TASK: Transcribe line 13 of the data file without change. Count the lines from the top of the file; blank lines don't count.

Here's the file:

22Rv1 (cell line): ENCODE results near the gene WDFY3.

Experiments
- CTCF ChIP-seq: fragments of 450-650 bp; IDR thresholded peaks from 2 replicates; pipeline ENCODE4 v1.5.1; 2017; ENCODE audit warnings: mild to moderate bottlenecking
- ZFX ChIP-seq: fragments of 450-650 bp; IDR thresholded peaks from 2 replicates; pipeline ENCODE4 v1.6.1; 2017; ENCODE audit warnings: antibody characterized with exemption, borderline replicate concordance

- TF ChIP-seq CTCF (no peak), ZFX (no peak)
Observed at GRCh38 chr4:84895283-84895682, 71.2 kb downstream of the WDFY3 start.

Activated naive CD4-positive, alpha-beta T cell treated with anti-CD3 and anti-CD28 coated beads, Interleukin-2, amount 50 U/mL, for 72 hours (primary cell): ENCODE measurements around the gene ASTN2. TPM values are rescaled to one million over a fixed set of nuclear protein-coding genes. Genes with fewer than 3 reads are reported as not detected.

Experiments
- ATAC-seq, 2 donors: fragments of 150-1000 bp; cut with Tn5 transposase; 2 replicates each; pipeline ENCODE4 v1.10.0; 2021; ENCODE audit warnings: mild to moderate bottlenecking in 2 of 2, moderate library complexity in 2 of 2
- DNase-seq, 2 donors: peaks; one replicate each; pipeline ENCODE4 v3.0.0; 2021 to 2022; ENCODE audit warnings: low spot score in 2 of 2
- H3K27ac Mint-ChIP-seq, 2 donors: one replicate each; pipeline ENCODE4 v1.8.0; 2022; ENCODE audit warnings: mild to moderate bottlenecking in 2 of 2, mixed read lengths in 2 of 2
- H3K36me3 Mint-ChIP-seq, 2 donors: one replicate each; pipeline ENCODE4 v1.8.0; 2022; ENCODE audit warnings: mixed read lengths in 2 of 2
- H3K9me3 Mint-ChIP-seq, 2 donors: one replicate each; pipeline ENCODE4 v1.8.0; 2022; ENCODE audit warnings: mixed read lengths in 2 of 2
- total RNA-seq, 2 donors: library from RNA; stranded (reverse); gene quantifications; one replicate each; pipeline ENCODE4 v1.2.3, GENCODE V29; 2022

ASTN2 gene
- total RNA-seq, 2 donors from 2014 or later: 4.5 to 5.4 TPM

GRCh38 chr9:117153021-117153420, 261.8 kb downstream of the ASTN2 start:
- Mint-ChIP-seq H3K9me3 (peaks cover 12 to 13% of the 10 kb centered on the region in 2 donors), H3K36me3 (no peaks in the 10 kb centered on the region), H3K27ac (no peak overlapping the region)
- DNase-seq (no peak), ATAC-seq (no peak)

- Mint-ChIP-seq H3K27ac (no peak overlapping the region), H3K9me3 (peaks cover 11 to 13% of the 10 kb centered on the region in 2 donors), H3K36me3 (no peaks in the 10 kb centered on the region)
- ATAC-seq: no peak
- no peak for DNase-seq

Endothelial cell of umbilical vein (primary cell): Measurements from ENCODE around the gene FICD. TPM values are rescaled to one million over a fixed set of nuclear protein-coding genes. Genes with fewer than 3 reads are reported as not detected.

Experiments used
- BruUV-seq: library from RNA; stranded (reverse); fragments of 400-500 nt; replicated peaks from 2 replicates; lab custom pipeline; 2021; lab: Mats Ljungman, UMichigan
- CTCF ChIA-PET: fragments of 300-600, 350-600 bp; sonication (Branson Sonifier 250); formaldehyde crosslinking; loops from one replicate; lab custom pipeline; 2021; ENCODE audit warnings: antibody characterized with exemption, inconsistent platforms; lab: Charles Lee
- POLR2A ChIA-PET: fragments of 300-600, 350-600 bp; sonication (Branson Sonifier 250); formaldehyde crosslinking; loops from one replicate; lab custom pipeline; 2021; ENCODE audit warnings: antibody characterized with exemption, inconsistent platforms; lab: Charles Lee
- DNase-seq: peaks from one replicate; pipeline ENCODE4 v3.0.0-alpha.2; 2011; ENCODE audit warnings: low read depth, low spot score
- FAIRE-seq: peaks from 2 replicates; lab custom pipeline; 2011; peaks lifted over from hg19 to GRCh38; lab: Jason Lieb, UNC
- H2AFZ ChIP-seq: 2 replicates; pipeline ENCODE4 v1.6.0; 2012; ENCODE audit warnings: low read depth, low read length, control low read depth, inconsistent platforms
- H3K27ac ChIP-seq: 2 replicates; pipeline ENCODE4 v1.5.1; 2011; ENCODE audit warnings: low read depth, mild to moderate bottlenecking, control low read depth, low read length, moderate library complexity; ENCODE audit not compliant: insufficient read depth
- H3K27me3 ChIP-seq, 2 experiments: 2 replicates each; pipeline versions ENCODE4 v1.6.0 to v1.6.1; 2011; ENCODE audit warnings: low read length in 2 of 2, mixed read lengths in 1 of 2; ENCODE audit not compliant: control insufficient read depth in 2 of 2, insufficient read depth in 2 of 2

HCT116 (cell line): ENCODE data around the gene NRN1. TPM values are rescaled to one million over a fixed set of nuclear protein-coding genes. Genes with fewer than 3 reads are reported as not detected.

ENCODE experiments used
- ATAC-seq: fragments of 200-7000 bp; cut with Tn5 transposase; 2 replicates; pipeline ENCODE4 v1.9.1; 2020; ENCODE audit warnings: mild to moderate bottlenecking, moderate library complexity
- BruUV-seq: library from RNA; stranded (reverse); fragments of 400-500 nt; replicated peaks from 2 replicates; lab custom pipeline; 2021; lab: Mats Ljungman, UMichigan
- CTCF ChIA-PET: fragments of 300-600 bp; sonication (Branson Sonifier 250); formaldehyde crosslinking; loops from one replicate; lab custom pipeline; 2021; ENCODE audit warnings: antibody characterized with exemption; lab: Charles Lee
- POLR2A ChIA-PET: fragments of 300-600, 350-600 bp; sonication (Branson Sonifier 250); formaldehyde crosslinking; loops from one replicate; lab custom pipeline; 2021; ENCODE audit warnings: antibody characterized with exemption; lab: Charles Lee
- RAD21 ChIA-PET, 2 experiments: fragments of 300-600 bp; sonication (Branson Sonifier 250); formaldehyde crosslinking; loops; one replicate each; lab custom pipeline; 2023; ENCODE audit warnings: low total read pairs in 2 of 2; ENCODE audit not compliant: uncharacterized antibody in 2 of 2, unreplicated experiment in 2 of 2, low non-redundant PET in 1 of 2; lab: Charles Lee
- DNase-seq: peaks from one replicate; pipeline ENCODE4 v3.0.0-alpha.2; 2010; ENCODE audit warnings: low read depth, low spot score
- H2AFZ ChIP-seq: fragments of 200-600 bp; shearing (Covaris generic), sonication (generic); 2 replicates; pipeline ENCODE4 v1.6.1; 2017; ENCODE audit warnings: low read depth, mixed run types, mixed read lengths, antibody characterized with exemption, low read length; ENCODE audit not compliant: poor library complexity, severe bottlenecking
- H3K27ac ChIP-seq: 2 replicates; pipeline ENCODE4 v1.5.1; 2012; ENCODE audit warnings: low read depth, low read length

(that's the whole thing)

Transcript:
- H3K9me3 Mint-ChIP-seq, 2 donors: one replicate each; pipeline ENCODE4 v1.8.0; 2022; ENCODE audit warnings: mixed read lengths in 2 of 2